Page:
I tried it out in Firefox, and it seem to work OK for me. There is a known bug in IE8 that forces you to set contenteditable to true if you want the span to be uneditable (that is, exactly the opposite of what it should be), but I couldn't find any reported issues with Firefox. Boris maybe you could post a small example of your rich:editor?


Apparently, setting iframe's "contenteditable" attribute to anything doesn't fix the problem. You can still edit the content of a span object by simply placing the cursor anywhere (basically, just like any text). The idea was to treat those span objects as components, which the user can only add or delete, but not actually change.
 
Tim Holloway
Bartender
Posts: 18411
58
Android Eclipse IDE Linux
  • Mark post as helpful
  • send pies
  • Quote
  • Report post to moderator
I'm afraid the sad truth is that HTML is too stupid to be able to do stuff like this. HTML isn't even as smart as the basic UI toolkit for most IDEs, and even HTML5 (which isn't an option here) isn't much better. Consider, for example, that there's no HTML ComboBox control.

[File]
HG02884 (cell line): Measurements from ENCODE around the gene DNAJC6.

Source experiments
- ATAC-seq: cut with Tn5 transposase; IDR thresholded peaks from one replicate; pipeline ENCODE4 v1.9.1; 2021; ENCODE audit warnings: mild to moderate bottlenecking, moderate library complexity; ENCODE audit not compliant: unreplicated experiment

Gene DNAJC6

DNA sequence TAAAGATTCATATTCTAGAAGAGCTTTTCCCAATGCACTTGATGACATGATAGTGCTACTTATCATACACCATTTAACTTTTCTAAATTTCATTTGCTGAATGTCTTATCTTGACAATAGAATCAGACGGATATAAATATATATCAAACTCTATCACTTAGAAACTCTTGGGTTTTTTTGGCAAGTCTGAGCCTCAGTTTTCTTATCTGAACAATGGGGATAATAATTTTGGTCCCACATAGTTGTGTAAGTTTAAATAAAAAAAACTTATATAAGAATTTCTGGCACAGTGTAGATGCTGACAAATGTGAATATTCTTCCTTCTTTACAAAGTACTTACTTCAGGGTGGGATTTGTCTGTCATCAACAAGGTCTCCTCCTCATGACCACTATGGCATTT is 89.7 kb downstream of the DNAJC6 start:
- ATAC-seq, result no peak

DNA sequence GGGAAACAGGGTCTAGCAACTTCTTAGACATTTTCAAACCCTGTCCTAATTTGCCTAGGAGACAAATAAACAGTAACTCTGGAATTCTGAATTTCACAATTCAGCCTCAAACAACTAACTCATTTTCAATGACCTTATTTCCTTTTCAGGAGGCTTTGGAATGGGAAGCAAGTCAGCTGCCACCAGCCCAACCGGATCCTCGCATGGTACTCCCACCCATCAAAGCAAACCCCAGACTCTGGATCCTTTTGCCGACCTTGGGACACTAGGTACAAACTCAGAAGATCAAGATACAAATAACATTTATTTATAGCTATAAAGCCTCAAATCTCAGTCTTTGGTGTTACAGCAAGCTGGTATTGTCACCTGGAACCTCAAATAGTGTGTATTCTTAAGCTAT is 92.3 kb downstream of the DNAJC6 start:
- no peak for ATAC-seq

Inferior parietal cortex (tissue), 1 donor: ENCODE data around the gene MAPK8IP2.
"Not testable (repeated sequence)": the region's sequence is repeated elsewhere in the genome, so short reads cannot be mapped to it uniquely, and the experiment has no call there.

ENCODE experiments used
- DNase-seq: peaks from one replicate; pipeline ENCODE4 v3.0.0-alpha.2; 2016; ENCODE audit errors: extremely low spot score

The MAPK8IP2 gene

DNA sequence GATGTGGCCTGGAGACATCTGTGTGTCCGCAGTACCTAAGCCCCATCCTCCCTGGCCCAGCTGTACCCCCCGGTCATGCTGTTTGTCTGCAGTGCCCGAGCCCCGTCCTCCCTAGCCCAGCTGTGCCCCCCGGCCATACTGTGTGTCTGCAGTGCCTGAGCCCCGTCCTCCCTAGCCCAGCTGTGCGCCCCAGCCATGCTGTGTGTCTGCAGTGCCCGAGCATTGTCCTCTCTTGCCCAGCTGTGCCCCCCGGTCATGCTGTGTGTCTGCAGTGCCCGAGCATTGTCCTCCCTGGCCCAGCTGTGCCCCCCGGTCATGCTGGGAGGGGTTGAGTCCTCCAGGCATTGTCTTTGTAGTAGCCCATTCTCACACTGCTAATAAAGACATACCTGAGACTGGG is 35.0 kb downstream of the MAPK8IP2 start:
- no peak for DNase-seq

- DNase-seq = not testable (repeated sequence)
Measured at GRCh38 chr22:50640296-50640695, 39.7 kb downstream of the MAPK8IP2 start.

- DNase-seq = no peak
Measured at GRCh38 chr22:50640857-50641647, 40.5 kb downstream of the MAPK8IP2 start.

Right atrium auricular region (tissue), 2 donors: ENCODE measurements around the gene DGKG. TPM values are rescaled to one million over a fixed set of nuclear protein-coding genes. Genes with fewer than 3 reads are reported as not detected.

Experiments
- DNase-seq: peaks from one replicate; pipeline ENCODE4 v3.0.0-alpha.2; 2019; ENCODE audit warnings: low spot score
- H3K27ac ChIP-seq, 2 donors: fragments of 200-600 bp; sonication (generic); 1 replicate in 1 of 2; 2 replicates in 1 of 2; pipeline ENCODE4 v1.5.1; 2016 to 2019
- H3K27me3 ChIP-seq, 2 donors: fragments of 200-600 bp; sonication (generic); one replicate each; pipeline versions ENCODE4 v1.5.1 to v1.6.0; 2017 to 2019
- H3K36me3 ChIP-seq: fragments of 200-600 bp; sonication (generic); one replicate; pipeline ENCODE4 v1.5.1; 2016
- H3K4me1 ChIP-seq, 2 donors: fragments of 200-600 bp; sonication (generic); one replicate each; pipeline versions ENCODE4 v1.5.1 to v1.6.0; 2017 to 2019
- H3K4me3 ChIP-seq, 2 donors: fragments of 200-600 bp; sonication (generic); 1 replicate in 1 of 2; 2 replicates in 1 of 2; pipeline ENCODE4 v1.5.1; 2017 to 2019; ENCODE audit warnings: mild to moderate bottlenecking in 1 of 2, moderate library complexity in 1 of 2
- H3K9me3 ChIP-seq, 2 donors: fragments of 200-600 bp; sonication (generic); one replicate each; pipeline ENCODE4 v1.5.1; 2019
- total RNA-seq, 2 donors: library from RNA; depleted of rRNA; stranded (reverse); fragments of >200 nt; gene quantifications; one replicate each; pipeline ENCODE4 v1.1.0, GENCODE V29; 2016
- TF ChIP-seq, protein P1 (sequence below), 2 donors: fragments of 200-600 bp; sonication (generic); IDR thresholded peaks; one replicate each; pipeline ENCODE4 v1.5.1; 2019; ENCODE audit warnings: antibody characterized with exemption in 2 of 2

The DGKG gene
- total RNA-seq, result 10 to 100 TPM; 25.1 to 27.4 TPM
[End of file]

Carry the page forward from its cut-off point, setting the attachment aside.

A functional solution would probably have to be one of the following:

1. Use a Java applet. Normally I'd go with this, but considering all the security issues with client-side Java lately, it gives one pause.

2. Do it as a Flash plugin. Same issues as #1. Plus Flash. Yuck. Plus Apple mobile devices (among other platforms) refuse to support Flash.

3. Do it in JavaScript. You're a braver person than me. You probably won't be able to leverage tinyMCE, since what you really need is the ability to break the control text into segments, with each segment having the appropriate attributes. I think tinyMCE just lets HTML tags handle that, with results that you've already seen.

No easy solution, alas.
 
Boris Golman
Ranch Hand
Posts: 38
  • Mark post as helpful
  • send pies